Sen. @LindseyGrahamSC: "I don't like what the president said last night. I'm the first person to say, 'I want to hear from Dr. Ford.' I thought she was handled respectfully. I thought Kavanaugh was treated like crap."
Taking a hard line on stage over the nomination of Judge Brett Kavanaugh at The Atlantic Festival today, U.S. Sen. Lindsey Graham was met with boos from the crowd.
Though Atlantic editor Jeffrey Goldberg, who was conducting the interview, was mostly able to restrain the crowd, one interjection from the crowd earned a reaction from Graham.
South Carolina's senior senator appeared at the D.C. powerbroker event hosted by the magazine on Wednesday, less than a day after President Donald Trump traveled to a Mississippi rally and earned applause when he enumerated why Dr. Christine Blasey Ford could not be believed when she said that Kavanaugh sexually assaulted her while they were teenagers.
With Graham dismissing the president's criticism of Ford as merely "factual," Goldberg pressed him on Trump's strategy of aiming a "personally degrading attack on someone who is a private citizen."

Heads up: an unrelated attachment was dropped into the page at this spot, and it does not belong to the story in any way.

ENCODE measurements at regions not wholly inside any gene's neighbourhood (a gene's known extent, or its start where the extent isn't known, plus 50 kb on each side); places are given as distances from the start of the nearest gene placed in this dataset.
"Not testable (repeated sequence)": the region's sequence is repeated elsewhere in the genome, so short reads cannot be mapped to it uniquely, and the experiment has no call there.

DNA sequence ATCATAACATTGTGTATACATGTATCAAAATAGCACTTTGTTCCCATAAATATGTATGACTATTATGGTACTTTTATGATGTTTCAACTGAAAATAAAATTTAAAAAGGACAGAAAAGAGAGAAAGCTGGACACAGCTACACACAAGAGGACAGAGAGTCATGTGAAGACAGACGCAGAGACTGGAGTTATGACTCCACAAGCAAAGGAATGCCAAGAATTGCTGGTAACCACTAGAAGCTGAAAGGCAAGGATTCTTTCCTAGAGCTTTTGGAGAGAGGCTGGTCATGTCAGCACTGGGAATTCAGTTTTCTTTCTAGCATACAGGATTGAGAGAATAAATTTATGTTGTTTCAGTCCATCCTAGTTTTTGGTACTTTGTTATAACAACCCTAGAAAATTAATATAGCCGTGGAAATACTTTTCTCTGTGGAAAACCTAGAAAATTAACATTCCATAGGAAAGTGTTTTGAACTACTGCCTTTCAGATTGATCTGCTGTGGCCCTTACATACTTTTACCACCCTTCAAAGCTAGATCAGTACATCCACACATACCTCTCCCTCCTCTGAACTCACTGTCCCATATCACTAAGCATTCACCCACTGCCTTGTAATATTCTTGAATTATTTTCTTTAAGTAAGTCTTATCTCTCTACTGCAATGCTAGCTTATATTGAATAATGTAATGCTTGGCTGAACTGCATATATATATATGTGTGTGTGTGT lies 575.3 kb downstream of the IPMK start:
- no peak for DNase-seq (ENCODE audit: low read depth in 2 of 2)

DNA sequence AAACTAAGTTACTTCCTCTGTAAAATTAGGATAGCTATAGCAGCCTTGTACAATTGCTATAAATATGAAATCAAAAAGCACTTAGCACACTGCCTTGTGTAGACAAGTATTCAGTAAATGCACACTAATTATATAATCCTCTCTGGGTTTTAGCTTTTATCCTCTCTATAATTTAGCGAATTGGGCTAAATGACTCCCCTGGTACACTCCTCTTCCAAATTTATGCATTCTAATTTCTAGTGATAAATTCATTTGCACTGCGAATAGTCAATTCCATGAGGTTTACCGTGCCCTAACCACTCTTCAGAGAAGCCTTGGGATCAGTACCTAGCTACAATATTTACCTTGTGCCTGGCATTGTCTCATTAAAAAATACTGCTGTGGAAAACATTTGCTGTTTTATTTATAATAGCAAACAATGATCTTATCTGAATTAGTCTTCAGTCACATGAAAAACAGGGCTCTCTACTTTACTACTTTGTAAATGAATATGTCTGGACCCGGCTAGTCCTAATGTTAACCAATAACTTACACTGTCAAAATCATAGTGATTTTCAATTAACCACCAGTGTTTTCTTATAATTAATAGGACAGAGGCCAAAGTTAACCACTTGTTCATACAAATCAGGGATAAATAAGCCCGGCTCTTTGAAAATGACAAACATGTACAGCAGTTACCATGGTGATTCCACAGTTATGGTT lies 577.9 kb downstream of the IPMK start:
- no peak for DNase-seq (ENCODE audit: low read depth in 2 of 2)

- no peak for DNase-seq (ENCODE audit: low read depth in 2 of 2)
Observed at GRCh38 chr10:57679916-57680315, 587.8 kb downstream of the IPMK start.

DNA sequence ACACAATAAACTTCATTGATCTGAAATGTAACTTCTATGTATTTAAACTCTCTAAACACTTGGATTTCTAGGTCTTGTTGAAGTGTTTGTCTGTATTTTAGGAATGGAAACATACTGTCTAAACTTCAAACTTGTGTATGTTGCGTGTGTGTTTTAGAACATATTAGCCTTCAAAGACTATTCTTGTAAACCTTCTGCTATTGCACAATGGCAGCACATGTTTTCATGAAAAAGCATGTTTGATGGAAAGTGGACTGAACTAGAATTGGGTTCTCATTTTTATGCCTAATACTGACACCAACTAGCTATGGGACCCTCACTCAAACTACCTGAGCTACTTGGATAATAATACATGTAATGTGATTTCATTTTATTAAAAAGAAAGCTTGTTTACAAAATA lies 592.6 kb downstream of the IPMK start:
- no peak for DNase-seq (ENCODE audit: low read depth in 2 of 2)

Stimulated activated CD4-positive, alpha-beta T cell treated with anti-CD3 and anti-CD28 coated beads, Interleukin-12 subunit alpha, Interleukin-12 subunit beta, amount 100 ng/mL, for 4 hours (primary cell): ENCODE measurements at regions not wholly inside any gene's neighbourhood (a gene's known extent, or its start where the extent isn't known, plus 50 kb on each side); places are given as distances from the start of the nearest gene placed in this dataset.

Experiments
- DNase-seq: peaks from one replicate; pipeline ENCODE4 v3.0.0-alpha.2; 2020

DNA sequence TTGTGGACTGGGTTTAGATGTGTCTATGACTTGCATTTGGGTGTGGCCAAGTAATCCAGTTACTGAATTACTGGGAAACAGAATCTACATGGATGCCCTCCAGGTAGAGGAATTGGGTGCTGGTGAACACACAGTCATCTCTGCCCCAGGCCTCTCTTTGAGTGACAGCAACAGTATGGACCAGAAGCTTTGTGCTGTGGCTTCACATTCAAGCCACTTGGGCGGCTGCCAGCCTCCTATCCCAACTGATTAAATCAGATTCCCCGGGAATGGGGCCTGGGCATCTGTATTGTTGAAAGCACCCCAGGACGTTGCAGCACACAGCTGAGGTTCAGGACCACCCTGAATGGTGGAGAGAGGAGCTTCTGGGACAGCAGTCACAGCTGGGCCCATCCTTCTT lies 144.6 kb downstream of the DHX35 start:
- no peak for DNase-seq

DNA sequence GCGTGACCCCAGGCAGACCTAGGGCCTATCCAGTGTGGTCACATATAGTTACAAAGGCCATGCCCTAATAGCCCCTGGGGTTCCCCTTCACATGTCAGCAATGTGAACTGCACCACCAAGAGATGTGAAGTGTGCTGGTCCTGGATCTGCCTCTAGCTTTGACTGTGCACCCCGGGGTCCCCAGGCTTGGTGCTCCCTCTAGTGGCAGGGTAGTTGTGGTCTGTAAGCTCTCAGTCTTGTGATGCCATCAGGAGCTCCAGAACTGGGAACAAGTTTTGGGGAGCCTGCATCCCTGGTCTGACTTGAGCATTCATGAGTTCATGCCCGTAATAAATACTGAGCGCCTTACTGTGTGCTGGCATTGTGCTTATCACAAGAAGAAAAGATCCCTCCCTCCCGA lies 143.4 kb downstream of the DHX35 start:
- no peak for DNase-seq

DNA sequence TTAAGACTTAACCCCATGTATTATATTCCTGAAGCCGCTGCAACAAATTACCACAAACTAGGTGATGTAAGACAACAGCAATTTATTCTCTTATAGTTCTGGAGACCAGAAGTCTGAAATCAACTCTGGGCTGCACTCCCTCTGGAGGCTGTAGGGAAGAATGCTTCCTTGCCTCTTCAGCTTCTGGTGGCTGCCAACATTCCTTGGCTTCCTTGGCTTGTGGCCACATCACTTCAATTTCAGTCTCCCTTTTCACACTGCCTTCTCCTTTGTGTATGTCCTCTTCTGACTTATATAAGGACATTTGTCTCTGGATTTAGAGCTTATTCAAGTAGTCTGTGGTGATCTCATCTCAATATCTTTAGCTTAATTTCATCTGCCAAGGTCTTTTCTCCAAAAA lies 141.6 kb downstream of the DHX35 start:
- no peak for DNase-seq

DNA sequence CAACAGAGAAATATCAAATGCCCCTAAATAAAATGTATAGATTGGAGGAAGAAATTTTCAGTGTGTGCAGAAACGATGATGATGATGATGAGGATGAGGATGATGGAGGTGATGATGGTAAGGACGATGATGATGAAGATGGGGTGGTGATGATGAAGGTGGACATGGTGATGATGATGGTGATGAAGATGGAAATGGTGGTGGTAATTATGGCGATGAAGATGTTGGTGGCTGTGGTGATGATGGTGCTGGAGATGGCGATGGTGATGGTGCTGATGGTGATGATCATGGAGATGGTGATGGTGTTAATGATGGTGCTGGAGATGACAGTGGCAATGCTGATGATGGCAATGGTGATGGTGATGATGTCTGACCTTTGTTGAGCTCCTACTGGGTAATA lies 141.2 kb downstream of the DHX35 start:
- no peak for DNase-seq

Responding, Graham went on to say, "I don't like what the president said last night. I'm the first person to say, 'I want to hear from Dr. Ford.' I thought she was handled respectfully. I thought Kavanaugh was treated like crap."
Boos ensued, prompting Graham: "Yeah, well boo yourself."
Graham continued to discuss the nomination, pledging that if a situation similar to Justice Antonin Scalia's death occurred while presidential primaries were underway, that he would hold the seat open, implying that he may very well be the one who makes that decision as chair of the Judiciary Committee. In 2016, Scalia died suddenly and Republicans in Congress refused to consider President Barack Obama's nominee for the Court, Judge Merrick Garland.
Also appearing at the conference on Wednesday was Sen. Kamala Harris (D - Ca.), who said she would have advised the president to "stop being mean," reiterating that Trump was "urging a crowd to laugh" at Ford's expense.
After ripping off a loud, gesticulating defense of the federal judge in the Senate Judiciary Committee on Friday, Graham was credited with saving President Trump's nominee, who has been accused by multiple women of sexual misconduct.
Findings from a FBI investigation into the circumstances of Ford's particular attack is expected to be delivered to senators this week. The Republican-controlled Senate will likely be able to muster the votes to confirm Kavanaugh.